Next Article in Journal / Special Issue
A Brain-Computer-Interface for the Detection and Modulation of Gamma Band Activity
Previous Article in Journal
Olfactory Hallucinations without Clinical Motor Activity: A Comparison of Unirhinal with Birhinal Phantosmia
Article Menu

Export Article

Open AccessOpinion
Brain Sci. 2013, 3(4), 1554-1568;

Patient Machine Interface for the Control of Mechanical Ventilation Devices

Electrical Neuroimaging Group, Albert Gos 18, Geneva 1206, Switzerland
Geneva Sleep Lab, Department of Neuropsychiatry, Geneva University Hospital (HUG), Geneva 1225, Switzerland
Neural Microcircuitry Lab, École Polytechnique Fédérale de Lausanne (EPFL), Lausanne 1015, Switzerland
Author to whom correspondence should be addressed.
Received: 19 August 2013 / Revised: 12 September 2013 / Accepted: 8 November 2013 / Published: 15 November 2013
(This article belongs to the Special Issue Emergence of Novel Brain-Computer Interface Applications)
Full-Text   |   PDF [432 KB, uploaded 15 November 2013]   |  


The potential of Brain Computer Interfaces (BCIs) to translate brain activity into commands to control external devices during mechanical ventilation (MV) remains largely unexplored. This is surprising since the amount of patients that might benefit from such assistance is considerably larger than the number of patients requiring BCI for motor control. Given the transient nature of MV (i.e., used mainly over night or during acute clinical conditions), precluding the use of invasive methods, and inspired by current research on BCIs, we argue that scalp recorded EEG (electroencephalography) signals can provide a non-invasive direct communication pathway between the brain and the ventilator. In this paper we propose a Patient Ventilator Interface (PVI) to control a ventilator during variable conscious states (i.e., wake, sleep, etc.). After a brief introduction on the neural control of breathing and the clinical conditions requiring the use of MV we discuss the conventional techniques used during MV. The schema of the PVI is presented followed by a description of the neural signals that can be used for the on-line control. To illustrate the full approach, we present data from a healthy subject, where the inspiration and expiration periods during voluntary breathing were discriminated with a 92% accuracy (10-fold cross-validation) from the scalp EEG data. The paper ends with a discussion on the advantages and obstacles that can be forecasted in this novel application of the concept of BCI. View Full-Text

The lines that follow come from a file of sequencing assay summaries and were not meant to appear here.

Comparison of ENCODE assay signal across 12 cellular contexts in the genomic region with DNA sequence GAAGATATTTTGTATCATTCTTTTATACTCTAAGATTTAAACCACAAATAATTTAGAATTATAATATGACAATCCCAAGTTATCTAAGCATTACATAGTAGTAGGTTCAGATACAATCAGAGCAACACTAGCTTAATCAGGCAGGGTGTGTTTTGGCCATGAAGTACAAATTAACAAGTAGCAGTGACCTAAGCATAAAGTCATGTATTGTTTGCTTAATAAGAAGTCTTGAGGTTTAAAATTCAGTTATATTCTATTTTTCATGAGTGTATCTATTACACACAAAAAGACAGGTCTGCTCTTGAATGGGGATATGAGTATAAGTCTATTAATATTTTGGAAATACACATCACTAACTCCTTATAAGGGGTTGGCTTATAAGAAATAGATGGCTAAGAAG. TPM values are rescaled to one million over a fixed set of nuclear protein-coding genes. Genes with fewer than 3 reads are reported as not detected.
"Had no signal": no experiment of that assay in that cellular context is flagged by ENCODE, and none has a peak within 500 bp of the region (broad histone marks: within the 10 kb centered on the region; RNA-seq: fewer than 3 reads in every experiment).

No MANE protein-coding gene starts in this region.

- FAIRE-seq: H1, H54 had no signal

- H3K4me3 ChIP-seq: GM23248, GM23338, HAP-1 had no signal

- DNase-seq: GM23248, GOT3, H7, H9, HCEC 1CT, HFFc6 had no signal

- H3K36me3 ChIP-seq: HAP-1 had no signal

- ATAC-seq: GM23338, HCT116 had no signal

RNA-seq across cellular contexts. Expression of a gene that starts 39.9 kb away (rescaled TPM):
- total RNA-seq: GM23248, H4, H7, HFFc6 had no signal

Keywords: patient machine interface; mechanical ventilation; neurodrive; EEG (electroencephalography); breathing; BCI (brain computer interfaces) patient machine interface; mechanical ventilation; neurodrive; EEG (electroencephalography); breathing; BCI (brain computer interfaces)

Figure 1

This is an open access article distributed under the Creative Commons Attribution License (CC BY 3.0).

Share & Cite This Article

MDPI and ACS Style

Grave de Peralta, R.; Gonzalez Andino, S.; Perrig, S. Patient Machine Interface for the Control of Mechanical Ventilation Devices. Brain Sci. 2013, 3, 1554-1568.

Show more citation formats Show less citations formats

Related Articles

Article Metrics

Article Access Statistics



[Return to top]
Brain Sci. EISSN 2076-3425 Published by MDPI AG, Basel, Switzerland RSS E-Mail Table of Contents Alert
Back to Top